The sub-continent had the honour of staging the tournament once again in 1996. This time three nations - India, Pakistan and Sri Lanka - played host. Now the top three associate members vied with nine teams from the big league. For the first time teams like ICC Trophy 1994 winners United Arab Emirates, Holland and Kenya made their appearance. Kenya had been represented in 1975 in the East Africa team. Now they were an entity by themselves.
Wills were the sponsors of this edition. The amount paid by them for title sponsorship only was Rupees 552 million ($12.8 million). It was cricketing heritage to the fore with a 28-inch sterling silver trophy, conceived and designed in 1882 specifically for the game of cricket by the 200-year-old Garrard and Company of London, the Crown jewellers. The trophy has etchings of a painting done in 1785 depicting a cricket match in progress. The painting adorns a wall of the cricket museum at Lord's.
That Sri Lanka, a team listed along with the minnows not long ago, lifted the exquisite trophy in a masterly display at Lahore, was evidence of the fact that the game had touched new frontiers.
The mascot for the tournament was an animated cricket ball named "Googlee", designed by Hindustan Thompson Associates. The sponsors described the mascot as a "reflection of the refreshing resurgence of a fine cricketing art - leg-spin bowling - within which the googly is the perfect symbol for intrigue, unpredictability, and the courage to dare to be different."
By now satellite television had ensured that cricket became a global sport. Unimagined sums were raked in by way of television rights, to vie with gate money in the revenue stakes. It was estimated that two million people watched the matches at the grounds, but two billion saw them on television during the 1996 World Cup, a quarter of these in India alone. No wonder World Tel paid $10.7 million plus 75 percent of the profits, totalling $22 million, for worldwide television rights that they in turn sold to various channels.
Instadia advertising rights were bought by Gokul Finance for Rs.150 million ($4 million). Professional Managment Group (PMG) helped sell these advertisement boards. Sightscreens and other instadia advertisements raked in another $1.5 million. The average gate collections are believed to have been around Rupees 10 million ($267,000) per match.
Marketing of the World Cup soared to amazing peaks. The official suppliers reportedly paid $8 million, with Coca Cola pouring in $3.7 million plus $340,000 for hoardings. Visa, Wimpy's and Indian Overseas Bank paid $350,000 each. Others like Taj Group of Hotels, Indian Airlines, Tradewings, PCL Computers and Fuji Film offered various packages. International Management Group (IMG) shelled out $4 million for hospitality tents that they put up in 17 venues across India.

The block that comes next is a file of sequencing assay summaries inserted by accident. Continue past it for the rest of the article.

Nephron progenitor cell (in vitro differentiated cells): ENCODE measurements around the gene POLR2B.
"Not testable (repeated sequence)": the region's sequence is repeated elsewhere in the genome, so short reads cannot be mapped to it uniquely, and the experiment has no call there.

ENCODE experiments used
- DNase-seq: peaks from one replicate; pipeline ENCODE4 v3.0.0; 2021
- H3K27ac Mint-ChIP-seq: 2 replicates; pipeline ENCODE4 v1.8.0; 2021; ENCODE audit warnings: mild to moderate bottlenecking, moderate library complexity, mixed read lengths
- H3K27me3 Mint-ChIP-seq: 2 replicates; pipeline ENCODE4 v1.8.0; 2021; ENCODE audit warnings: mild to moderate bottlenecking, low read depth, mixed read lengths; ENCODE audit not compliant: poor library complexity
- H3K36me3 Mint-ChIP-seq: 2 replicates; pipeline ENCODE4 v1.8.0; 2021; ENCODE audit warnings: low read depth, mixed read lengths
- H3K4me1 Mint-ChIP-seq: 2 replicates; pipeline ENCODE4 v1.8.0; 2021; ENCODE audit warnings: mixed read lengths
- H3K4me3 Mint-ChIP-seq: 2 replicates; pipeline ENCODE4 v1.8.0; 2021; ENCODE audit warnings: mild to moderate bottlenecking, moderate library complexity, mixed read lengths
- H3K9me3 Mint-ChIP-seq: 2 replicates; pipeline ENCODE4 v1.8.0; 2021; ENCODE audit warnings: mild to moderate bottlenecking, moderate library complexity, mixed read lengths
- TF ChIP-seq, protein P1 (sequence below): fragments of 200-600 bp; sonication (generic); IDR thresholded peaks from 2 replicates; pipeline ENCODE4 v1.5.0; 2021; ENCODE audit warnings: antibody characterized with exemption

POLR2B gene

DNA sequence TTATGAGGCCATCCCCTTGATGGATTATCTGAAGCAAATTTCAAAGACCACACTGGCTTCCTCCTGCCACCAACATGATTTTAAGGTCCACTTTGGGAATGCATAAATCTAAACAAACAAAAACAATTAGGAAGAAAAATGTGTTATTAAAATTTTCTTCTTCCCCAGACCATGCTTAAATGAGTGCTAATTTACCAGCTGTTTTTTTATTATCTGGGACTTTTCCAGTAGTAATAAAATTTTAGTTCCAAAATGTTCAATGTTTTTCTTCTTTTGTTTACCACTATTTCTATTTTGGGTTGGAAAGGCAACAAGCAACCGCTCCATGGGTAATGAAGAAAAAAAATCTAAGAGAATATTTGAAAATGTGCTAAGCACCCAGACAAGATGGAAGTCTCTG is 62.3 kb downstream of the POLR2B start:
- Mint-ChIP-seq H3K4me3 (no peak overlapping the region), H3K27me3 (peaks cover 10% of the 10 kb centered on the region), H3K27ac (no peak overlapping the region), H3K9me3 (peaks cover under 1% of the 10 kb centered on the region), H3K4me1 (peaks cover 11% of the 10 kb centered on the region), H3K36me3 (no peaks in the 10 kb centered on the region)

The prize money totalled £200,000 ($324,000), with the winners receiving £30,000 ($48,600), and the runners-up £20,000 ($32,400). The losing semi-finalists received £10,000 ($16,200) each, while the losing quarter-finalists took home £5,000 ($8,100) each. The award for the man-of-the-tournament was an Audi A4 car, which was won by Sri Lanka's scintillating opening batsman Sanath Jayasuriya.
Guarantee money of $405,000 each was paid to Test-playing nations, and $202,500 each to associate members. Even associate members that did not play this tournament received $162,000 each.
The teams were again divided into two groups. Group A comprised Australia, India, Kenya, Sri Lanka, West Indies and Zimbabwe. In Group B were England, Holland, New Zealand, Pakistan, South Africa and the United Arab Emirates. For the first time there was a quarter-final stage, and the teams that did not make it were Holland, Kenya, the United Arab Emirates and Zimbabwe. The semi-finals were contested between Australia and the West Indies, and India and Sri Lanka. Australia advanced to the final along with Sri Lanka, and the rest is history.
Gaddafi Stadium, Lahore, 17 March 1996
Sri Lanka won by 7 wickets
Australia: 241 for 7 wickets in 50 overs (Mark Taylor 74, Ricky Ponting 45, Michael Bevan 36 not out, Aravinda de Silva 3 for 42)
Sri Lanka: 245 for 3 wickets in 46.2 overs (Asanka Gurusinha 65, Aravinda de Silva 107 not out, Arjuna Ranatunga 47 not out)
Man of the Match: Aravinda de Silva
Player of the Tournament: Sanath Jayasuriya
(Author Indra Vikram Singh can be contacted on email firstname.lastname@example.org).
The Big Book of World Cup Cricket 1975-2011
Distributed in India by Variety Book Depot, Connaught Place, New Delhi, Phones + 91 11 23417175, 23412567
Available in leading bookshops, and online on several websites.